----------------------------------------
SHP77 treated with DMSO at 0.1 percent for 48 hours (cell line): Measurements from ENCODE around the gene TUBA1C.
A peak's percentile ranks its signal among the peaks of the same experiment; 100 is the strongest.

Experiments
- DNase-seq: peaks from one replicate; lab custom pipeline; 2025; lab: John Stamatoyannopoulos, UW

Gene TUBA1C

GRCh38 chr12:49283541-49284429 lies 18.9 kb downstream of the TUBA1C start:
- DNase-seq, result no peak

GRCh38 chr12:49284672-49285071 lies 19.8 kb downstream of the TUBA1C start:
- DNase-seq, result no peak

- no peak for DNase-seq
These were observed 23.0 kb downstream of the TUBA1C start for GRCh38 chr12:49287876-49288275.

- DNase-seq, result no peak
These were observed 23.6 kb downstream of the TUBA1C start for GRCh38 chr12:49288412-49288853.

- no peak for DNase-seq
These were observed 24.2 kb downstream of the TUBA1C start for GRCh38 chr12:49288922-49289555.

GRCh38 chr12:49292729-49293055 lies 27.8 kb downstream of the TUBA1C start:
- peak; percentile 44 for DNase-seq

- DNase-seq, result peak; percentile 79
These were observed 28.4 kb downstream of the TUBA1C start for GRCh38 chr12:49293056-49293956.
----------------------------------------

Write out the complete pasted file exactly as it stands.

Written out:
SHP77 treated with DMSO at 0.1 percent for 48 hours (cell line): Measurements from ENCODE around the gene TUBA1C.
A peak's percentile ranks its signal among the peaks of the same experiment; 100 is the strongest.

Experiments
- DNase-seq: peaks from one replicate; lab custom pipeline; 2025; lab: John Stamatoyannopoulos, UW

Gene TUBA1C

GRCh38 chr12:49283541-49284429 lies 18.9 kb downstream of the TUBA1C start:
- DNase-seq, result no peak

GRCh38 chr12:49284672-49285071 lies 19.8 kb downstream of the TUBA1C start:
- DNase-seq, result no peak

- no peak for DNase-seq
These were observed 23.0 kb downstream of the TUBA1C start for GRCh38 chr12:49287876-49288275.

- DNase-seq, result no peak
These were observed 23.6 kb downstream of the TUBA1C start for GRCh38 chr12:49288412-49288853.

- no peak for DNase-seq
These were observed 24.2 kb downstream of the TUBA1C start for GRCh38 chr12:49288922-49289555.

GRCh38 chr12:49292729-49293055 lies 27.8 kb downstream of the TUBA1C start:
- peak; percentile 44 for DNase-seq

- DNase-seq, result peak; percentile 79
These were observed 28.4 kb downstream of the TUBA1C start for GRCh38 chr12:49293056-49293956.